Volkswagen T-Roc SUV brings coupe styling to the people
Golf-based T-Roc follows the smaller T-Cross, which has become a popular seller
A brand formerly known mostly for hatchbacks, Volkswagen has been steadily transforming into an SUV and crossover specialist with vehicles such as the Touareg, Tiguan and T-Cross.
This week saw the expansion of its high-rider portfolio with the local introduction of the new T-Roc, a shapely crossover built on the Golf platform that’s marginally larger than the popular-selling T-Cross.
Judged by its coupe-crossover silhouette it has very few rivals but it brings style and a go-faster outlook to a more mainstream, sub-R600k segment.
It mimics its Audi Q2 group cousin’s styling with thick C-pillars and a 26 colour options that include two-tone schemes through contrasting roof paint, A-pillars and exterior mirror housings.
It’s priced competitively against the Audi but the associated numbers tell a different story.
The T-Roc is 43mm longer and 65mm higher than the Q2. The VW also yields 240l more cargo space with the rear seats folded yet the Audi trumps it with an 11cm longer wheelbase — that 11cm equating to more room and comfort for passengers.
Specification is generous and apart from enabling customers to personalise the T-Roc interior with bright colours, the VW comes standard with Composition Media radio and App-Connect running through an 20.3cm colour touchscreen, a digital instrumentation panel, a pair of USB ports and optional inductive smartphone charging.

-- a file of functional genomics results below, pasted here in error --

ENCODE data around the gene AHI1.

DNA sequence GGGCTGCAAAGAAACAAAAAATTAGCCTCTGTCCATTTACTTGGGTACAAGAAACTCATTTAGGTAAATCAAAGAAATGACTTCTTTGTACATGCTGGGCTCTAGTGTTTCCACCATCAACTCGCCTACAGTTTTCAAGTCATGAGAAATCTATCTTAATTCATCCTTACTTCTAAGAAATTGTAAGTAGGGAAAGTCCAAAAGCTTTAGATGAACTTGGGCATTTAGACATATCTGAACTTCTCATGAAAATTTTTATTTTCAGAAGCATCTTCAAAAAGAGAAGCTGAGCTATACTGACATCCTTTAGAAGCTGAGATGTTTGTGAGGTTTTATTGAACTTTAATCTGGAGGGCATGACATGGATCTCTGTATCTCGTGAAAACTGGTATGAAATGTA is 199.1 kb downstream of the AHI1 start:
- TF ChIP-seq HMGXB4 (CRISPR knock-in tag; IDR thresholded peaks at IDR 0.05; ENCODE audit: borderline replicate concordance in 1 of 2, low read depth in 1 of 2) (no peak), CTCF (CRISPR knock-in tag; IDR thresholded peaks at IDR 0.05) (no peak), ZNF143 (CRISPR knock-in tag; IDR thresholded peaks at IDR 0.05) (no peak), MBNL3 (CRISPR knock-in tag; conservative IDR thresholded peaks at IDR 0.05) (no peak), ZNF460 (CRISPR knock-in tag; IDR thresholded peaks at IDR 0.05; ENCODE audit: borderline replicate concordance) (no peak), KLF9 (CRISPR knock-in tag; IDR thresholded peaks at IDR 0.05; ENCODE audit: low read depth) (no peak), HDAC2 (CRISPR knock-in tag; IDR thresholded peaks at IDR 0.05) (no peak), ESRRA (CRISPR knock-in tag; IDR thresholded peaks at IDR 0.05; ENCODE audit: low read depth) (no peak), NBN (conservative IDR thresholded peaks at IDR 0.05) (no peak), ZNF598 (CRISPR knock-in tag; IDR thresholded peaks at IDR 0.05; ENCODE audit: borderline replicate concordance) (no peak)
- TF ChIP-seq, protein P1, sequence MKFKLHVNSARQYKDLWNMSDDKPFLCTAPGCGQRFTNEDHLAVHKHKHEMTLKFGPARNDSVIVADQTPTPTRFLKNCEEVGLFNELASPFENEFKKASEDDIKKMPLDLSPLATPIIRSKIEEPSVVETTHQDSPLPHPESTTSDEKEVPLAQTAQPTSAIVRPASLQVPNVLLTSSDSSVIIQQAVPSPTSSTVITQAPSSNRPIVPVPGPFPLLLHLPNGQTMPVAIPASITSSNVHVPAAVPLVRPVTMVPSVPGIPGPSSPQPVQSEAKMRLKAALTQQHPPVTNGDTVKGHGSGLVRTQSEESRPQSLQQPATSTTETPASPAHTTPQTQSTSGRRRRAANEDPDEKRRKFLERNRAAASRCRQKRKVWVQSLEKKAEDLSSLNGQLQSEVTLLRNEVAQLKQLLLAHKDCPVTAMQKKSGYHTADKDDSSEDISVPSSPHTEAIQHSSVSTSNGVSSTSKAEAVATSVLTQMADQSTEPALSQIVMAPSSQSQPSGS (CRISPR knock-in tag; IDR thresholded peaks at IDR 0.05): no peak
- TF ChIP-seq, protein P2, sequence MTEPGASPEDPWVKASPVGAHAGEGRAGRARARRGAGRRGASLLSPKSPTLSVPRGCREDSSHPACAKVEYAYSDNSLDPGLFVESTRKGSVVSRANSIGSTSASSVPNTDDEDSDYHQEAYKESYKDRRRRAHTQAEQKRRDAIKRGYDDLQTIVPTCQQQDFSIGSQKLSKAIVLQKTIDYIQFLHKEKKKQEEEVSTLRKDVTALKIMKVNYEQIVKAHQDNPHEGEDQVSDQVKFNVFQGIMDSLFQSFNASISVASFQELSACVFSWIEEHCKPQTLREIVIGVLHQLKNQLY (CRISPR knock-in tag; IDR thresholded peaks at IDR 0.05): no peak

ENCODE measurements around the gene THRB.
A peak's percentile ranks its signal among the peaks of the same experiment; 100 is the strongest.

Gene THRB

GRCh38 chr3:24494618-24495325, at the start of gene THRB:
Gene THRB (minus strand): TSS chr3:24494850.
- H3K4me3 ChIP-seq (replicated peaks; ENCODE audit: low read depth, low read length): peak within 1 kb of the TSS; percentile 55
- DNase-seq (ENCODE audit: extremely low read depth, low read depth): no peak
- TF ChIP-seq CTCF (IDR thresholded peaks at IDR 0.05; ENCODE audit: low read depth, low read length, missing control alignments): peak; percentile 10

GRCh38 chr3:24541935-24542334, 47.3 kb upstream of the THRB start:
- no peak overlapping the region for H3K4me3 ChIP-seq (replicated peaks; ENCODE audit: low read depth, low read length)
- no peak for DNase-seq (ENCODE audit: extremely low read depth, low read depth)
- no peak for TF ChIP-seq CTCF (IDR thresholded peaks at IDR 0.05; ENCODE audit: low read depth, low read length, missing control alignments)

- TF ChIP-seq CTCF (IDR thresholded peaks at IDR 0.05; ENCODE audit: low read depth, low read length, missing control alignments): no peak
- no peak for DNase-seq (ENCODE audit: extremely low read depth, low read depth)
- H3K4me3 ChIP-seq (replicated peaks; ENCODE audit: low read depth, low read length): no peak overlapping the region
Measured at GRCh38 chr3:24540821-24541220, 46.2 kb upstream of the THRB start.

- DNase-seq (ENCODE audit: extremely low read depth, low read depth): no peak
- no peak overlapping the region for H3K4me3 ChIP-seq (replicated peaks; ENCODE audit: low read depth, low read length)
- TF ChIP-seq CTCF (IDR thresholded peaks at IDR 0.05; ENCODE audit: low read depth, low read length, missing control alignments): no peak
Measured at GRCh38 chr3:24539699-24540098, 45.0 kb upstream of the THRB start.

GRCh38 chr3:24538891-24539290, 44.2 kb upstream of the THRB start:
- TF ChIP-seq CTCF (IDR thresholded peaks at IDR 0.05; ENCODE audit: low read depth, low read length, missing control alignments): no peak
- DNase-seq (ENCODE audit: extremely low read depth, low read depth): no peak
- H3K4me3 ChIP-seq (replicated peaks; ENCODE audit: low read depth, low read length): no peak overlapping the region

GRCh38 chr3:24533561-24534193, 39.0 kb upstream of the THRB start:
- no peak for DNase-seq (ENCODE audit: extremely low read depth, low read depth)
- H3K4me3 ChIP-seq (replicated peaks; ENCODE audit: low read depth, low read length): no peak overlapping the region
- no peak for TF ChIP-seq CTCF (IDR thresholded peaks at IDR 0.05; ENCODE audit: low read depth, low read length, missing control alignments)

Safety and convenience tech on the move includes Park Distance Control, LED Headlights, Light and Vision Package, Blind Spot Monitor and Fatigue Detection, adaptive cruise control, Park Assist, Lane Assist plus more.
Apart from expected regulars such as air conditioning and voice control, more options to be added include a panoramic sunroof, electronic trailer hitch, navigation system and the Beats sound system.
For its sporting intentions the range-topping T-Roc comes with a 140kW and 320Nm 2.0 TSI petrol turbo engine linked to a seven-speed DSG and 4Motion all-wheel drive. Performance is rated at 7.2 secs from 0-100km and a top speed of 216km/h. Fuel consumption is claimed at 8.3l/100km provided it doesn’t bait you into a more vigorous driving style.
In entry-level 1.4 TSI form it gets 110kW and 250Nm channelled through an eight-speed Tiptronic transmission driving the front wheels. It dashes from 0–100km/h in 8.4 sec, achieves a top speed of 205km/h and has fuel consumption average of 6.9l/100km.
The first drive revealed a fair execution of an exciting little coupe-crossover for the masses. It’s also sumptuously comfortable, gripping and zippy on the roads while it's quite a looker especially in R-Line trim with its standard 19-inch Suzuka alloy wheels.
The Volkswagen T-Roc comes standard with a three-year/120,000km warranty and a five-year/90,000km Volkswagen Service Plan.
1.4 TSI Design Tiptronic — R489,400
2.0 TSI Design DSG — R548,300
2.0 TSI R-Line DSG — R593,600
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